Globalization-How it works

Globalization-How it works - Relative power is still the...

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Globalization: How it Works Because of the new era of globalization, the economic policies of states can not be examined within a vacuum. Webs of interdependence mean that when a state alters its economic policies, the effects will spillover beyond the borders of that one particular state. Furthermore, states will be constrained in the types of economic policies they can pursue because the potential detrimental long-term effects such policies might have on the state’s economy vis-à-vis the world economy. Realists will argue states should take an inward-first approach. Economic issues should be resolved domestically, which will give states greater influence internationally – then states should enter the world economy and seek to get other states to follow along – this is usually done through bilateral trade negotiations.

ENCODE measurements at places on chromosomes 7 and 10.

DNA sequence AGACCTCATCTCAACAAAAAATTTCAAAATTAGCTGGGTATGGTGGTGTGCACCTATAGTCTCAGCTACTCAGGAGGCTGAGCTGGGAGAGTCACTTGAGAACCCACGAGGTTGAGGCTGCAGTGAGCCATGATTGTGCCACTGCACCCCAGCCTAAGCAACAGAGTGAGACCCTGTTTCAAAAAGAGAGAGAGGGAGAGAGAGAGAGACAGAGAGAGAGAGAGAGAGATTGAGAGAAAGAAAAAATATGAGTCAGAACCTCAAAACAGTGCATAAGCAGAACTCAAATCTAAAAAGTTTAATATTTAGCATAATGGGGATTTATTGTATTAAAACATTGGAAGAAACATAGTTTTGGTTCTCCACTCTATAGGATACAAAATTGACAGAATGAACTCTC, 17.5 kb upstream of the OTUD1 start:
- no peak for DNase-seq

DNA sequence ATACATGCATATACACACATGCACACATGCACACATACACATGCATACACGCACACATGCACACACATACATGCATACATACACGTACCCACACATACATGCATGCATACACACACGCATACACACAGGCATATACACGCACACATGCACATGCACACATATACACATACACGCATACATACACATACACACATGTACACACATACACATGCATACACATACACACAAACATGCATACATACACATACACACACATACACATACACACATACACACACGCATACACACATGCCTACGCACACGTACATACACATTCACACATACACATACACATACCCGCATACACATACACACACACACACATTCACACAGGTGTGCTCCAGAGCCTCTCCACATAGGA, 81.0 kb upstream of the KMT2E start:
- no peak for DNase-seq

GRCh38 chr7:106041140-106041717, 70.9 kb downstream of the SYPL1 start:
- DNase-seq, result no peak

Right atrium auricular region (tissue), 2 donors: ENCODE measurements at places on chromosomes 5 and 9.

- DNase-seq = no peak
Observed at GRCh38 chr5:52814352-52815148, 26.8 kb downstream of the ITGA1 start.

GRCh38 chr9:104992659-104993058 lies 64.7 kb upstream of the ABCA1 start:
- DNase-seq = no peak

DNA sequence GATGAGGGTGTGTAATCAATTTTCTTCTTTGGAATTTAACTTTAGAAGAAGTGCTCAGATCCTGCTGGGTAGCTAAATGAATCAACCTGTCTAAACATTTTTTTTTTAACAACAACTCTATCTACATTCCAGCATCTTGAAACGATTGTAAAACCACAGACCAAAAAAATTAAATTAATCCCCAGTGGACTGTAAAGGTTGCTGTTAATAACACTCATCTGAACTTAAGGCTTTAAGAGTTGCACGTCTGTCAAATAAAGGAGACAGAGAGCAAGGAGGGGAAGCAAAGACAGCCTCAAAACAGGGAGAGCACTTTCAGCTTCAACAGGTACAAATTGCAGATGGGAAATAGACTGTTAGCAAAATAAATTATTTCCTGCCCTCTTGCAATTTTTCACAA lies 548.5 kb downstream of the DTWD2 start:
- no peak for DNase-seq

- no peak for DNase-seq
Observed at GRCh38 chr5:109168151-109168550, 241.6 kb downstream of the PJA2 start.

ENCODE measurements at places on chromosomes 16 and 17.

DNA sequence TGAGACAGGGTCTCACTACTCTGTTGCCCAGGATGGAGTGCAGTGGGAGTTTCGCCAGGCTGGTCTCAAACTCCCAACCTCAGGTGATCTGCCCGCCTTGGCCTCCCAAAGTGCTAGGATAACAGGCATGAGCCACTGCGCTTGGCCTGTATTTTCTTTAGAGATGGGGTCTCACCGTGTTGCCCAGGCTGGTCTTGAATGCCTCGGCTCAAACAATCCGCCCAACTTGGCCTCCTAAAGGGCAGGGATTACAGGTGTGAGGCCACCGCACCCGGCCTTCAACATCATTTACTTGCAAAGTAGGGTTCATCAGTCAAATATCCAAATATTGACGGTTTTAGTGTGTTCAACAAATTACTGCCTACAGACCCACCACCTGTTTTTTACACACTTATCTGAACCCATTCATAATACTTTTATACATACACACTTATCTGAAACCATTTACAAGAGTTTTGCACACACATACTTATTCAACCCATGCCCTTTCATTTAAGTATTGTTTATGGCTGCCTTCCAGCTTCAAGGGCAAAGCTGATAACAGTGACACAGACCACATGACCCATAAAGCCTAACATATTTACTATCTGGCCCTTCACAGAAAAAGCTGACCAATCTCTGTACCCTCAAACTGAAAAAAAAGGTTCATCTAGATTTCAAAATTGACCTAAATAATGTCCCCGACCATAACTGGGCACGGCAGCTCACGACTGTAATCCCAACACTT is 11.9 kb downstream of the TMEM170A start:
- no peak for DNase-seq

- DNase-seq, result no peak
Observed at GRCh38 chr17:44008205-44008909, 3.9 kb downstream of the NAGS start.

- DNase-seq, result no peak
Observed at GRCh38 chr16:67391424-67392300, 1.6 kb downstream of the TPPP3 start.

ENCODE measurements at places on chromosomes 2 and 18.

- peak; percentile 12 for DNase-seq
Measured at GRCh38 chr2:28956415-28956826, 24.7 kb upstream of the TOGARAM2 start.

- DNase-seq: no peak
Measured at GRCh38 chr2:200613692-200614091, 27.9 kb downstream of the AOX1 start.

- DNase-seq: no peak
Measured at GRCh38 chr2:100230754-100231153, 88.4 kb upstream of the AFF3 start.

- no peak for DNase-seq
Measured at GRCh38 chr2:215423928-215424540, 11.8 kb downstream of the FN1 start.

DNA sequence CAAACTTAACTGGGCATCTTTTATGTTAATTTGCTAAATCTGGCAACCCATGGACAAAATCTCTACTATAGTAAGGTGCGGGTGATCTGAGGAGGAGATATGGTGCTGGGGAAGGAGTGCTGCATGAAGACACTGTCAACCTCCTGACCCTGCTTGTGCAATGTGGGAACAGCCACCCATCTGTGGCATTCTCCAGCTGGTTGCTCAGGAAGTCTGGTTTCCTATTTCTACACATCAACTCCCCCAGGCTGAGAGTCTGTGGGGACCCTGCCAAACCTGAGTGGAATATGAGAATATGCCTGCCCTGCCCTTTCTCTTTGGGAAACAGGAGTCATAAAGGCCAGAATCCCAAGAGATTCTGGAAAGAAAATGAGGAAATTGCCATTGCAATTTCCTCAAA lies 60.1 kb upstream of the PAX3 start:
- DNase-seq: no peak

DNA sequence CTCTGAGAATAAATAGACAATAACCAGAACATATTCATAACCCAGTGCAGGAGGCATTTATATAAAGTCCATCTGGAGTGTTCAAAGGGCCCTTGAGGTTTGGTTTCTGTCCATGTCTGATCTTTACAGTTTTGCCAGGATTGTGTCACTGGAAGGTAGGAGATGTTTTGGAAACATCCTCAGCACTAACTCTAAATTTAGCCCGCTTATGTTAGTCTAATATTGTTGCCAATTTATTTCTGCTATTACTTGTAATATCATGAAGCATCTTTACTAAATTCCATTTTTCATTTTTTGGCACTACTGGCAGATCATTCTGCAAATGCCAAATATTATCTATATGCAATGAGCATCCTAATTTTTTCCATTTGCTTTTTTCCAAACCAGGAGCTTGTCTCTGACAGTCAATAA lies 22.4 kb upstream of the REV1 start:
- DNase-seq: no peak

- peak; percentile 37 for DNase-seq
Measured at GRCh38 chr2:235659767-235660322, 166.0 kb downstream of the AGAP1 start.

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Unformatted text preview: Relative power is still the major issue in play for realists. Liberals argue that an outward-first approach should be taken. States should cooperate and coordinate economic policies at the international level, and then bring their domestic economies in line – the liberals are more willing to allow the erosion of state sovereignty in the name of mutual benefits. Identity theorists examine the goals being pursued by economic policy and evaluate whether these goals are good for a wide range of international issues. Identity theorists will focus, for example, on the effect of the Washington Consensus on the developing world, the possibility of pursuing sustainable development policies, what ideologies are driving the international economy, etc....
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This note was uploaded on 11/18/2011 for the course POLISCI 1003 taught by Professor Olson during the Fall '11 term at GWU.

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